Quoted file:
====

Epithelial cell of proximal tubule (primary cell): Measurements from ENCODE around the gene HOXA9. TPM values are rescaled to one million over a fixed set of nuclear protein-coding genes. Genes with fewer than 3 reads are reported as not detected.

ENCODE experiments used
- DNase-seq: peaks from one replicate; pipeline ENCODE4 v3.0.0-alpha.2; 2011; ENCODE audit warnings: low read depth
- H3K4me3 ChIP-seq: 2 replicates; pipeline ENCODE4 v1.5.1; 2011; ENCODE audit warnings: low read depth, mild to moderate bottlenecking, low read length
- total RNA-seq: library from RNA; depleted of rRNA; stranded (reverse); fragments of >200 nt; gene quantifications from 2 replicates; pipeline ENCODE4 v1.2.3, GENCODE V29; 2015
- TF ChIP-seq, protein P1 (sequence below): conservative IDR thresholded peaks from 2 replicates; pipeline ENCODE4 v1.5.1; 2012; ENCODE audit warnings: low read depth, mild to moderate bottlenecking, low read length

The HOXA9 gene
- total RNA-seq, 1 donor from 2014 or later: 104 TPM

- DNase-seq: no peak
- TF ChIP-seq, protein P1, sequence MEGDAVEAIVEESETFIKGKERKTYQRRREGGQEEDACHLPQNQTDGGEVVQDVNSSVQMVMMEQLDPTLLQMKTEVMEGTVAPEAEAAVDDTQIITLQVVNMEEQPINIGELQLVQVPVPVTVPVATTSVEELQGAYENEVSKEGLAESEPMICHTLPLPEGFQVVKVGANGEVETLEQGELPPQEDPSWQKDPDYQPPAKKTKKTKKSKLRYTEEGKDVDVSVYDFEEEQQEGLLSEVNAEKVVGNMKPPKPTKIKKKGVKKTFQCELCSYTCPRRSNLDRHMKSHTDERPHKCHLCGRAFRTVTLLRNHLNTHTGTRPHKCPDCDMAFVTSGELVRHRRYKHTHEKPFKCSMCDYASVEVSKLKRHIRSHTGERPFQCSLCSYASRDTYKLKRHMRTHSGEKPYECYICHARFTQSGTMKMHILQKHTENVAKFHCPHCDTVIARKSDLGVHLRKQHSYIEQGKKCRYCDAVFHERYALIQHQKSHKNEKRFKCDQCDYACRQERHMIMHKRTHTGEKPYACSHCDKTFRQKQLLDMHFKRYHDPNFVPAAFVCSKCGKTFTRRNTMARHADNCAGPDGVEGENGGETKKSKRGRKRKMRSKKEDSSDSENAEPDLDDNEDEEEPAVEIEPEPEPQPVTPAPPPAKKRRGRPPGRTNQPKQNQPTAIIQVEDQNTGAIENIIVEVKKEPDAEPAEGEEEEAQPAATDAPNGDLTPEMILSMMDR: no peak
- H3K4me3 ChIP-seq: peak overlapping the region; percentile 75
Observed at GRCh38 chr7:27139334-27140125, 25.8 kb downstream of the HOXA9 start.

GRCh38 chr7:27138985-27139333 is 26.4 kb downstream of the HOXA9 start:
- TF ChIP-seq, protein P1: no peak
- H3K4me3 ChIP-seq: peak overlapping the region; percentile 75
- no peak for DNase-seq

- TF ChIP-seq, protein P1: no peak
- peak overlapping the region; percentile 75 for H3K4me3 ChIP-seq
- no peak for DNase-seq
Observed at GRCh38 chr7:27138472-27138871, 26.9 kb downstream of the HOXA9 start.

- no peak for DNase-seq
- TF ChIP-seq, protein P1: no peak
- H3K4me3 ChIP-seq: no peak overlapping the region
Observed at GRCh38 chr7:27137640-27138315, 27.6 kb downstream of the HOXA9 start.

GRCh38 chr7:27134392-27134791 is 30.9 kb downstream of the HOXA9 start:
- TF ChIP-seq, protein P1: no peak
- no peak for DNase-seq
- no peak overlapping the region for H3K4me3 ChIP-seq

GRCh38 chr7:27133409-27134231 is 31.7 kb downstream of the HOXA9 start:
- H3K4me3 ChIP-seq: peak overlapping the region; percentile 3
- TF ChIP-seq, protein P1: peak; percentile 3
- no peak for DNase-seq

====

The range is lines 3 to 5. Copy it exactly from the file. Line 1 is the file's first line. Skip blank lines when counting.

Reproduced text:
- DNase-seq: peaks from one replicate; pipeline ENCODE4 v3.0.0-alpha.2; 2011; ENCODE audit warnings: low read depth
- H3K4me3 ChIP-seq: 2 replicates; pipeline ENCODE4 v1.5.1; 2011; ENCODE audit warnings: low read depth, mild to moderate bottlenecking, low read length
- total RNA-seq: library from RNA; depleted of rRNA; stranded (reverse); fragments of >200 nt; gene quantifications from 2 replicates; pipeline ENCODE4 v1.2.3, GENCODE V29; 2015